Helen Keller and the Representation of Deafblind People

March 1, 2021 | Denise

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Helen Keller (1880-1968) was an American author, lecturer and activist. She spoke publicly in support of workers' rights, birth control, women's suffrage and people with disabilities. She was also:

  • a graduate of Radcliffe College at Harvard University
  • a member of the Socialist Party of America
  • and one of the founders of the American Civil Liberties Union (ACLU).

Her political activities earned her a place on the FBI's list of Communists in 1949 and, in 1964, she was awarded the Presidential Medal of Freedom.

Helen Keller was also deafblind, having lost her sight and hearing due to an illness in early childhood. Despite all of her accomplishments and qualifications, she struggled to be seen as a serious activist rather than a public spectacle or source of inspiration. 

Recent news stories about Helen Keller make clear that the prejudices and ableist assumptions Helen faced still exist today. With that in mind, I want to take this opportunity to look at some of the ways that deafblind people have been represented in popular culture and literature. I also want to compare these representations to how they represent themselves. 

 

Early Representations of Deafblind Women

Perhaps the most well-known pop culture representation of a deafblind person is The Miracle Worker. Originally a play by William Gibson, it was later adapted for television. The Miracle Worker tells the story of Anne Sullivan, who is credited with teaching Helen to read, write and speak.

Anne's success as a teacher is certainly remarkable. But the way that the story is told and the two women are represented is nonetheless troubling. The summary of Gibson's play describes Anne Sullivan's "incredibly moving struggle to tame the wild girl no one could reach." Similarly, the movie's summary states that Helen was "saved" by Anne. In doing so, Anne becomes a selfless hero and Helen's disabilities make her somehow less than human. 

Cover image of The miracle worker

The Miracle Worker

 

Helen Keller was not the only deafblind woman to gain international notoriety for her educational accomplishments. In fact, she wasn't the first. Laura Bridgman (1829-1889) is considered to be the first deafblind person in America to learn English. She attended the Perkins School for the Blind in the school's early days. Bridgman was personally instructed by the founder and director, Samuel Gridley Howe. Elisabeth Gitter wrote a book about Samuel Howe and Laura Bridgman, The Imprisoned Guest. Currently, this book is only available in our collection as a reference copy at Toronto Reference Library. It cannot be placed on hold or borrowed.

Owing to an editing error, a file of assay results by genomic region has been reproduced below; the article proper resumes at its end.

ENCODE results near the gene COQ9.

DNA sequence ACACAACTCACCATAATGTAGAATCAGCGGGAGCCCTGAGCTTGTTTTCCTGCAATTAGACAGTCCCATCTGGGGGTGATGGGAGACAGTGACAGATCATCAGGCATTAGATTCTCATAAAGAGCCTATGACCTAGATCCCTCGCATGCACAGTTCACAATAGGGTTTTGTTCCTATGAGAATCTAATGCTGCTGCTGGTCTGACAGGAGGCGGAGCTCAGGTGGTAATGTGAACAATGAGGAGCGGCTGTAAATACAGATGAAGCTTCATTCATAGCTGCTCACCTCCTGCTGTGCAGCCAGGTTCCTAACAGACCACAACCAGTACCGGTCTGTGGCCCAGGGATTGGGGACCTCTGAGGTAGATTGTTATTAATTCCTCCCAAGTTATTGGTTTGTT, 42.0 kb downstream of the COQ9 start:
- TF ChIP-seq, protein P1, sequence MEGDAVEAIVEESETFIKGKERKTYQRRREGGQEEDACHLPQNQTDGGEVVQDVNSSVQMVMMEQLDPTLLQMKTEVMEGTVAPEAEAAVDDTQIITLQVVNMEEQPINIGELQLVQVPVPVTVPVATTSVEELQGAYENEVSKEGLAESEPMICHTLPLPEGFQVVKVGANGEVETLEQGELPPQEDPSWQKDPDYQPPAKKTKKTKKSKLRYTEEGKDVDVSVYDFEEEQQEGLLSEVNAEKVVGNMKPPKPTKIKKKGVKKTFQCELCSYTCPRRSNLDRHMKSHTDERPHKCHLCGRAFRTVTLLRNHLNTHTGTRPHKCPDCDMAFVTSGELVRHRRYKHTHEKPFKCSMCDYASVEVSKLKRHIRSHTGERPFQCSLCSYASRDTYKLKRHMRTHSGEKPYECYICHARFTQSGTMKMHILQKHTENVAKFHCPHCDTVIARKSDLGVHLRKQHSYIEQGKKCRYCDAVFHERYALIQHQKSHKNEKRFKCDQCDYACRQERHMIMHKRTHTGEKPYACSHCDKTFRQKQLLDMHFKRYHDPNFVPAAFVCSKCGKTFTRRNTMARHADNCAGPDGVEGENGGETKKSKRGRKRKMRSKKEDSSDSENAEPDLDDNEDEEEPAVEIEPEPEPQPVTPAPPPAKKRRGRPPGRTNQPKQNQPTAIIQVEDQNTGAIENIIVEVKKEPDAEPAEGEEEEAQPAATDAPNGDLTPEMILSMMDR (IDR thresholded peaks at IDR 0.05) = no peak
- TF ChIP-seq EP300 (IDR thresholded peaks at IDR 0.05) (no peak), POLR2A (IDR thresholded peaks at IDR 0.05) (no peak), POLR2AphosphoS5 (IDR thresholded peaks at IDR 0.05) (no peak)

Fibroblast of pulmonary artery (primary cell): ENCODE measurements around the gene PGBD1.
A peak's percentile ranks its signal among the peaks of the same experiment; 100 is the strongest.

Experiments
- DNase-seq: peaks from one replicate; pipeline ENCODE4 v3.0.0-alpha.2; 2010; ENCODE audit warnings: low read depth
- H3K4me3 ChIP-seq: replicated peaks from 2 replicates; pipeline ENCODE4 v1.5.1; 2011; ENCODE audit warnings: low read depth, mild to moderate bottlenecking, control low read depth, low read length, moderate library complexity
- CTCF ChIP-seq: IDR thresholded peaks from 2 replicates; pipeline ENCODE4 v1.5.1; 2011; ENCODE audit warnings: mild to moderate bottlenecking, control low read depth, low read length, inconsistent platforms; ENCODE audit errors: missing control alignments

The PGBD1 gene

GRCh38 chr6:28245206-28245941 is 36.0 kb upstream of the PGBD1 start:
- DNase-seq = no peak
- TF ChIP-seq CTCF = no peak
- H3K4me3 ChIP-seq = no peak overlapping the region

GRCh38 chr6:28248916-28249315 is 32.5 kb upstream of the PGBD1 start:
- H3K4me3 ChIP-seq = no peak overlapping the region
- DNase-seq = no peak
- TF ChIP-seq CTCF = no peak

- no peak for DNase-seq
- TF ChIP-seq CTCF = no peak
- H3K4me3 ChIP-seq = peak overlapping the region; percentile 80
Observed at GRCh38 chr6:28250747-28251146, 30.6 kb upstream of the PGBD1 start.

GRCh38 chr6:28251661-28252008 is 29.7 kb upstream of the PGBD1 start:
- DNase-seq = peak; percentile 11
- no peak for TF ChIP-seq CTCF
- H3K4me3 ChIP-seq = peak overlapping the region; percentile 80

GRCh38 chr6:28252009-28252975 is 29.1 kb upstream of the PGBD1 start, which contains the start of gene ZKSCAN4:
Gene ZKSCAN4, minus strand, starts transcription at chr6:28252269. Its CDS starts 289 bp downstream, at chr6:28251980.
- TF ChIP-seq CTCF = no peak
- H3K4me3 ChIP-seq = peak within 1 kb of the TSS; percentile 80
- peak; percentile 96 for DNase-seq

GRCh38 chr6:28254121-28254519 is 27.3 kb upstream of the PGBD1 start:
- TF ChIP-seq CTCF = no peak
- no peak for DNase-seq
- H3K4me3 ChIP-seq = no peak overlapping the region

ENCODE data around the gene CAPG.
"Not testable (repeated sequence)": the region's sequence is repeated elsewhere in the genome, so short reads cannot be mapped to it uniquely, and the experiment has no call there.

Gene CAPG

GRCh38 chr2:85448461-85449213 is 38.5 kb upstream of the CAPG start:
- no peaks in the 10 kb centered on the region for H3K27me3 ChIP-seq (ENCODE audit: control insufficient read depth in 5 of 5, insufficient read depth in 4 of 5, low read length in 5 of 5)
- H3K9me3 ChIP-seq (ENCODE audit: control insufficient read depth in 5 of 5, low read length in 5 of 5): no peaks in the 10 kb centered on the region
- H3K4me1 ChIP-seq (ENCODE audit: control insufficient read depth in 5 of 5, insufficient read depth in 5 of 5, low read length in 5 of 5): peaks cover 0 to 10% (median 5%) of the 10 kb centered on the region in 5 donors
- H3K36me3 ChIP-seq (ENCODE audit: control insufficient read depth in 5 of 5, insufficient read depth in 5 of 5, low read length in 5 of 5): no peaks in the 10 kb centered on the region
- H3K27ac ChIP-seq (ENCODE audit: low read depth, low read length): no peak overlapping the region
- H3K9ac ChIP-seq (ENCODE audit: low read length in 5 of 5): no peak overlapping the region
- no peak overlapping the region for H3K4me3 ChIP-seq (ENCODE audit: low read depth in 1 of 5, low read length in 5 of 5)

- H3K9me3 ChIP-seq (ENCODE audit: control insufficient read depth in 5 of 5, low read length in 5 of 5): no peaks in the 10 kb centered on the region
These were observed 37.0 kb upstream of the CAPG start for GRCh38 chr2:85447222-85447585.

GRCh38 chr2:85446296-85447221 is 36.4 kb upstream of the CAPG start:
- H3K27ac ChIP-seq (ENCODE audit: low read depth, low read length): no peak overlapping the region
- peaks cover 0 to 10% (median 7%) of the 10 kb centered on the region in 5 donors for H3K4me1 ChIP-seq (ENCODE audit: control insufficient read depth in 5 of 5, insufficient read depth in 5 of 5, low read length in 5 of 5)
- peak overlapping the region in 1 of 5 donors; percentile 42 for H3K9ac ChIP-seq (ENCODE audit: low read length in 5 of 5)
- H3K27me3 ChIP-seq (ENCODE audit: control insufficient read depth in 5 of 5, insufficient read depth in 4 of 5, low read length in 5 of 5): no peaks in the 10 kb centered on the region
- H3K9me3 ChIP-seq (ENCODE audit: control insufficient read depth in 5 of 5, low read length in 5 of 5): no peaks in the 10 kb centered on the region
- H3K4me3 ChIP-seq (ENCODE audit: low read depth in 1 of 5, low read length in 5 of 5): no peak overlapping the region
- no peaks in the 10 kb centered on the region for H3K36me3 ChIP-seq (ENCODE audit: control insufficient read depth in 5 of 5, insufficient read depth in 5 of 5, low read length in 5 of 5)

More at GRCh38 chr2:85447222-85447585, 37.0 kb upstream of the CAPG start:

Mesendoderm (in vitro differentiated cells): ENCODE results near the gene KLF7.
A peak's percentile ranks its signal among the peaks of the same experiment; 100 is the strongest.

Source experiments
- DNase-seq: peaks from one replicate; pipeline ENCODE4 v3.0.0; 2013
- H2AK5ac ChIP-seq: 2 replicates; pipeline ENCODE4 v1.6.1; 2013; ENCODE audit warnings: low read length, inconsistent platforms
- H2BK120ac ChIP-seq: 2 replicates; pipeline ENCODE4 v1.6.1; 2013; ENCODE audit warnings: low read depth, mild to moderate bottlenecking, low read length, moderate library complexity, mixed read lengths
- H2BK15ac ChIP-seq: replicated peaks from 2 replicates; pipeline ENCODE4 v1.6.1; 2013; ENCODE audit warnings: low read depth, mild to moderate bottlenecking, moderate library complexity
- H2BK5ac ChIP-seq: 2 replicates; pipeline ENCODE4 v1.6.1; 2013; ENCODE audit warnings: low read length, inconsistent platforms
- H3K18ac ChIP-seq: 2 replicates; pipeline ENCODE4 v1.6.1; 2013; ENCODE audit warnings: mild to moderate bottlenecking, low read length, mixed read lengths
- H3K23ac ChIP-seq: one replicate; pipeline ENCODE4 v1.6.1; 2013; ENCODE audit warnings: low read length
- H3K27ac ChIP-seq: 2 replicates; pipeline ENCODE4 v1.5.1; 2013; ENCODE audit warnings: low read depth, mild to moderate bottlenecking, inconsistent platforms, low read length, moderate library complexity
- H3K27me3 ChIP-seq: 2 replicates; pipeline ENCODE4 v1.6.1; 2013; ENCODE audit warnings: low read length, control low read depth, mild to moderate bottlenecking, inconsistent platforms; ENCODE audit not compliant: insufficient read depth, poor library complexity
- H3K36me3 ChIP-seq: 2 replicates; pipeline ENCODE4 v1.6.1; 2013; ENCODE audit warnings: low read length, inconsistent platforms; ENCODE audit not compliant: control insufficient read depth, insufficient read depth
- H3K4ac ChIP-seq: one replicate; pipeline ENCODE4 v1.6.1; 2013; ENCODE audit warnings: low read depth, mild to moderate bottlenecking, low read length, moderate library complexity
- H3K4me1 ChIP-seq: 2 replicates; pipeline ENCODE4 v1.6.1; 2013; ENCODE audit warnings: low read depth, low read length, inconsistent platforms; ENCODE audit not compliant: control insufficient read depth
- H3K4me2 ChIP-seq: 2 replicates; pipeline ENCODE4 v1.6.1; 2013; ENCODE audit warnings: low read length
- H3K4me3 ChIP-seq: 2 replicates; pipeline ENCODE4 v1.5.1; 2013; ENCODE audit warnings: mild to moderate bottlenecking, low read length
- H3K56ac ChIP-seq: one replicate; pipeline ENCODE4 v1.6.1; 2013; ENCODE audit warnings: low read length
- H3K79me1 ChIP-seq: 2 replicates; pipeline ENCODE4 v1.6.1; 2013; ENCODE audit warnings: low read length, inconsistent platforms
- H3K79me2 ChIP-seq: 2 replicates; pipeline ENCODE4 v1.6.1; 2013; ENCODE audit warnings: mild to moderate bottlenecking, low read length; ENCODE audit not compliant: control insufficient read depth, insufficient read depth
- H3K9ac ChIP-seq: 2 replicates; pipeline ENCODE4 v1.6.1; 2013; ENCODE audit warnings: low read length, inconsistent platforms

What is visible

Other books about Laura Bridgman are available, including the fictionalized account of her life What is Visible by Kimberly Elkins.

Samuel Howe described Laura's life as being like the "darkness and silence of the tomb." Much like the discourse around Anne Sullivan's role in Helen Keller's life, Howe is seen as a saviour. He thought of Bridgman's education as a kind of rescue mission. Howe used Laura as a poster child for his teaching methods, publishing reports in educational journals and newspapers around the world.

Although Howe's publicity efforts did have the benefit of promoting education for deafblind people, they also turned Laura and the Perkins School into a tourist attraction. People from all over flocked to the school to watch Laura read and write. They would even purchase her autograph or a writing sample as a souvenir. Newspapers often remarked on her dainty, feminine appearance. It was believed she maintained a kind of purity due to her isolation from the world. Howe himself used Laura as an experiment in human behaviour and the nature versus nurture debate. He carefully controlled the information and people she had access to.

 

The Life and Legacy of Helen Keller

Helen Keller lived a remarkable life and there is no one better to tell her story than the woman herself. 

Cover image of The story of my life

The Story of My Life by Helen Keller

When Helen Keller's story is told by other people, her childhood and her education are almost always the focus. Helen's political activities are often left out, or are treated as just an epilogue to the more inspirational story of her early years.